On Father's Day we visited the historic settlement of Fort Christmas, FL, which displays a full-scale replica of the original Fort Christmas and restored pioneer homes to show the heritage of the homesteaders, the Florida Crackers.
On December 25, 1837 the US army established the fort (hence the name Fort Christmas) but it was abandoned in 1838. The simple wooden fortification was short-lived but it gave its name to the town of Christmas.
In 1842 the settlement Act provided incentives for families (160 acres) to homestead the interior of Florida increasing the population and allowing Florida to qualify for statehood in 1845.
The Yates house (ca. 1890) The Yates family built this one room house and homesteaded the property , herding cattle, raising livestock, hunting deer, turkey, and hogs. The kitchen was on the front porch until the sons added a kitchen to the rear of the house in 1923.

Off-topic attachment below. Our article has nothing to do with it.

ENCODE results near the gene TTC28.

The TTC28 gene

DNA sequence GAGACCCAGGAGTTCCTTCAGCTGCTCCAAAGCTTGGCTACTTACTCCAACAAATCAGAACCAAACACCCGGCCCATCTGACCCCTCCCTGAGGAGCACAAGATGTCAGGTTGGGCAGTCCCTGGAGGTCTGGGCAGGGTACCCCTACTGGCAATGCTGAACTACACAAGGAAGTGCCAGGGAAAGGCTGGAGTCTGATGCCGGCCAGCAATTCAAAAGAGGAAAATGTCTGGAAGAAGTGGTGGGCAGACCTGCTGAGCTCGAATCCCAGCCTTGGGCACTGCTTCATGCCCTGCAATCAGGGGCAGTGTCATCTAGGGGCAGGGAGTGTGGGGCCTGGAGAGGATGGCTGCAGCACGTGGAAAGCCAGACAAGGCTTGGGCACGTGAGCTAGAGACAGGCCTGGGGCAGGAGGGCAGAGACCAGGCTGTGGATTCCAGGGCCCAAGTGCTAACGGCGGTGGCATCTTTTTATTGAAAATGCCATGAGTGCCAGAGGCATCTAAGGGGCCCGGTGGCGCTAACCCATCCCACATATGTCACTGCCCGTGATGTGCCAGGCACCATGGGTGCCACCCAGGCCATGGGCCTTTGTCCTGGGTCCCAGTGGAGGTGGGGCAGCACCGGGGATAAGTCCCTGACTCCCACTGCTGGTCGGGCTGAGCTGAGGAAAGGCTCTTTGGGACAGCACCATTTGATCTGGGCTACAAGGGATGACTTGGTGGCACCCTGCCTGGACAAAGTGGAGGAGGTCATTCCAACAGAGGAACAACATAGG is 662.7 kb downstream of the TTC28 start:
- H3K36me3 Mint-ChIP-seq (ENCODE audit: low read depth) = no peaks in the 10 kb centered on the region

Several other historic homes were brought to this park, all lovingly furnished with things from the past.
One great hall displays articles of daily life, like how to make butter or what the wash day was like
A famous Sculptor born right here in the town of Ft. Christmas, best known for his sculpture of the famous race horse Seabiscuit.
Hughlette "Tex" Wheeler (1901 - 1954) began drawing and carving horses from wood and beeswax at an early age and with help from family and friends he went to attend the Cleveland School of Art. He won the Matzen Scholarship to study a year in Paris.
Where does the name Florida Cracker come from? Florida was the lead cattle producing state in America for many decades. The cows roamed freely and had to be 'hunted' by cattle hunters, or Florida Cowboys, cracking their whips to flush their stock out of the palmetto scrub.
Today being a Florida Cracker means one has deep roots in the state, born and raised in Florida, not being transplanted from a Northern state.